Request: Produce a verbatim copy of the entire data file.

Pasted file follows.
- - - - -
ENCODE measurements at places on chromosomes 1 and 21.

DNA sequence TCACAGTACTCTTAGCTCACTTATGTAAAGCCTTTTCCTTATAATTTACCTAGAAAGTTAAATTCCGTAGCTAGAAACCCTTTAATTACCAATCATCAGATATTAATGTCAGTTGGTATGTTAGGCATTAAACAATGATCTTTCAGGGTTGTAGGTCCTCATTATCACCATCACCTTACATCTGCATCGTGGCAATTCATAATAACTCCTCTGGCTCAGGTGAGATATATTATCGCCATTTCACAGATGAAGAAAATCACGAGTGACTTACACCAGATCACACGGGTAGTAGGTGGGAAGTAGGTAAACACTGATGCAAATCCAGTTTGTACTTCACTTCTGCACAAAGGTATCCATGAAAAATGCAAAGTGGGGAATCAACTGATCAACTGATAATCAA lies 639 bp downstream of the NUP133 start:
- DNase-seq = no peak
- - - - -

ENCODE measurements at places on chromosomes 1 and 21.

DNA sequence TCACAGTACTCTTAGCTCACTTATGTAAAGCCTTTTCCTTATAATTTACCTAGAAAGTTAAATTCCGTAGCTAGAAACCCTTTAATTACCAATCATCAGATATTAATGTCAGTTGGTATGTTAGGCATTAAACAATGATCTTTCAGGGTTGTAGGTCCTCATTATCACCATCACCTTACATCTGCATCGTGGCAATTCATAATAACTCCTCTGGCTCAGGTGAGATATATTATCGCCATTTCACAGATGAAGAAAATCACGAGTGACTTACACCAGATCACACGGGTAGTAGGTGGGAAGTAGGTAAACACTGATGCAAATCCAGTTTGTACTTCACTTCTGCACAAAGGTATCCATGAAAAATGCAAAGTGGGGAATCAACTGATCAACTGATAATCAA lies 639 bp downstream of the NUP133 start:
- DNase-seq = no peak